1. British Columbia
In British Columbia, the Grade 11 curriculum will benefit most from the film Beyond the Gardens' Wall. For example, in the Civics Studies 11 course, Unit 4: Culture, Language, Heritage, and Community, covers many of the issues that are raised in the film. Thus the film can be a useful start to a classroom discussion on citizenship in relation to immigration, racism, and ethnic communities. The B.C. Grade 12 History curriculum starts with the world in 1919, which embraces the time of the Asian community at Tod Inlet. The film is a powerful classroom tool to introduce the history of Canadian immigration issues.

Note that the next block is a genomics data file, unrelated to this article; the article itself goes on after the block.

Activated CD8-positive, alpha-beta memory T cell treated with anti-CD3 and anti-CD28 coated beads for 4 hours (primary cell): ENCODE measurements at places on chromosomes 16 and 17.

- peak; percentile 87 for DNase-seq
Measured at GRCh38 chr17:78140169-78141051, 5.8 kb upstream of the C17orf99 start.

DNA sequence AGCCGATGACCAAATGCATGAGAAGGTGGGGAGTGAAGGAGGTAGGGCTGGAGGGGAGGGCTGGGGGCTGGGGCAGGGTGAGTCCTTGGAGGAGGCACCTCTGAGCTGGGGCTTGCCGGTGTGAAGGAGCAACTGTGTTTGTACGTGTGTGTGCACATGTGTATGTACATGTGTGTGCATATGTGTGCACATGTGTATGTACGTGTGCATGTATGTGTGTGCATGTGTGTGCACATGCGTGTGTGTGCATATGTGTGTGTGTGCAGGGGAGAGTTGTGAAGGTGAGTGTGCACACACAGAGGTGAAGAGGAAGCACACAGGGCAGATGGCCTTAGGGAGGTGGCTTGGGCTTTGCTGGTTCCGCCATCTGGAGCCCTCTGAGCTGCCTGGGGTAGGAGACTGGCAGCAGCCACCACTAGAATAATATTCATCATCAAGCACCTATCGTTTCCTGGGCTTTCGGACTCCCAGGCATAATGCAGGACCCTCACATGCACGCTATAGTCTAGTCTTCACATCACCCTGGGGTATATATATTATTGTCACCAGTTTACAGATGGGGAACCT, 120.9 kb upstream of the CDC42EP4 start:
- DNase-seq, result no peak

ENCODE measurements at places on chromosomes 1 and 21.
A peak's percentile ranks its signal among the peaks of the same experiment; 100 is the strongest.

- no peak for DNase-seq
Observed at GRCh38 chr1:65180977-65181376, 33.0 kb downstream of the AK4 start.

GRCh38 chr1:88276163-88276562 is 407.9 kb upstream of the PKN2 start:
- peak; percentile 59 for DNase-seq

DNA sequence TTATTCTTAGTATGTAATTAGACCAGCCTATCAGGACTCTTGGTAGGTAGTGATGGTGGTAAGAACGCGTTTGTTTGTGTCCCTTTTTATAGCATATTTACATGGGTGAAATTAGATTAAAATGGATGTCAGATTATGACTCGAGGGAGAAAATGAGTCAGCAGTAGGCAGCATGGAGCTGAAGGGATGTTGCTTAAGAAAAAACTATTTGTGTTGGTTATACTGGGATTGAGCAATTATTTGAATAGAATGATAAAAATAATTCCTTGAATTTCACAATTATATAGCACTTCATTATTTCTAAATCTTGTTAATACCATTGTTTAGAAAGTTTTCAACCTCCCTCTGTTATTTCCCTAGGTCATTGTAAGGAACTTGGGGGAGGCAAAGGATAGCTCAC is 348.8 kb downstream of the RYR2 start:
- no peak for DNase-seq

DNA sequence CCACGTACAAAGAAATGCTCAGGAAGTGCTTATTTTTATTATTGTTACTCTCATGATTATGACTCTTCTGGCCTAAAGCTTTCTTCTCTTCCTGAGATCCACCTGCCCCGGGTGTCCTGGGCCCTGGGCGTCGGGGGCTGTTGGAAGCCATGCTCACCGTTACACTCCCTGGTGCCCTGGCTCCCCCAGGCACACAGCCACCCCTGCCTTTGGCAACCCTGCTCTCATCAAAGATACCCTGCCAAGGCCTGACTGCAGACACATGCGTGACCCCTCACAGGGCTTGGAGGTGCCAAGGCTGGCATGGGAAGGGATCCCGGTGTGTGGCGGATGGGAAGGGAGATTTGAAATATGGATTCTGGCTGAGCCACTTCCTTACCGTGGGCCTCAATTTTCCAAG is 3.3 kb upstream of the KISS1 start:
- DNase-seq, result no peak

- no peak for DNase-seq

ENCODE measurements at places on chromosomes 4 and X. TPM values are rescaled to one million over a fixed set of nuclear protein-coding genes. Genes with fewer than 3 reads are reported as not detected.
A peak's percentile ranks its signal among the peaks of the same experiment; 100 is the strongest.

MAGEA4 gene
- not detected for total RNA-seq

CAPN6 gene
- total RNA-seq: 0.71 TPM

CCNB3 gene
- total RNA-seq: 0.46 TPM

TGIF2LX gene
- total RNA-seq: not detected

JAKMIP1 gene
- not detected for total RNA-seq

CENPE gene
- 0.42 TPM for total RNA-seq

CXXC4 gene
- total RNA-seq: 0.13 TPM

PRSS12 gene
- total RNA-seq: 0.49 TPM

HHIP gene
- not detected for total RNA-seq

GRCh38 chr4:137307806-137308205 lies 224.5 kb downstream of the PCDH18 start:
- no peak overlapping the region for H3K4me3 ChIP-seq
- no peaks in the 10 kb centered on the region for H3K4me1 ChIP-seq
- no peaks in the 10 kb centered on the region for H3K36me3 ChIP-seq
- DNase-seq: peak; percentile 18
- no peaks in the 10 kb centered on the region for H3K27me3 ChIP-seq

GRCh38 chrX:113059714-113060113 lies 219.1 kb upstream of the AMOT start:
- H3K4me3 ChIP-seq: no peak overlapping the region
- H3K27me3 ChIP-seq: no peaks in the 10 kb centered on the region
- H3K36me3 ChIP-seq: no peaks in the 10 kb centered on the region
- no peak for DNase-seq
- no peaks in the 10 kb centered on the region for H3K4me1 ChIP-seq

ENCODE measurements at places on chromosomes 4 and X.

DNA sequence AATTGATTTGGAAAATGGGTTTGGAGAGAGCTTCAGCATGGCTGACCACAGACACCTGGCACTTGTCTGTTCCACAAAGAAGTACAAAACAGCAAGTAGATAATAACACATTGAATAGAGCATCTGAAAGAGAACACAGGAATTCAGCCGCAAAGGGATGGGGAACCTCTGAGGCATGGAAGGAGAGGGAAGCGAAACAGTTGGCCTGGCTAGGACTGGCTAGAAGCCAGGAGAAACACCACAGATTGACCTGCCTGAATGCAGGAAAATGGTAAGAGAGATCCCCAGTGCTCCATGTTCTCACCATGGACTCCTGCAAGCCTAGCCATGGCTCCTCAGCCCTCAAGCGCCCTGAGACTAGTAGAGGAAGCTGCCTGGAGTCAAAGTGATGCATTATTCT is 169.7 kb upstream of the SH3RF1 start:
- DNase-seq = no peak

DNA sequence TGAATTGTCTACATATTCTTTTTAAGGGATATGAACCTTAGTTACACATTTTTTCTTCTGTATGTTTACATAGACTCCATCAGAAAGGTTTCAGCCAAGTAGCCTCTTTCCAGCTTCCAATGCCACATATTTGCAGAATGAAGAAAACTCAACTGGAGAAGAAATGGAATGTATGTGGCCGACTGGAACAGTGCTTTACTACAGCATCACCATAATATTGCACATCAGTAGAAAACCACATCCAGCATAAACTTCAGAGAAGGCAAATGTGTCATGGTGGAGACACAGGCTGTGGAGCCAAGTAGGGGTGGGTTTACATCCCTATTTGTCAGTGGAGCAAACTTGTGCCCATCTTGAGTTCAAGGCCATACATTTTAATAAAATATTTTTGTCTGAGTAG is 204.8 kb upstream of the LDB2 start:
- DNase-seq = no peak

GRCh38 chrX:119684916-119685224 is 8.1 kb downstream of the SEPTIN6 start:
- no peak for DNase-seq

The Ontario curriculum covers the issues treated in the film in Grade 12, in both Geography and History programs. For example, the Grade 12 University Preparation course, "Canada: History, Identity, and Culture," can use the film as a starting point for classroom work and discussion on successive waves of immigration, culture and national identity, citizenship, multiculturalism, and discrimination.
In Saskatchewan, the Grade 8 unit on Canada – A Nation of Immigrants, teaches specifically about the immigration of Sikhs and Chinese into Canada. Beyond the Gardens' Wall would clearly serve at this level of education as well.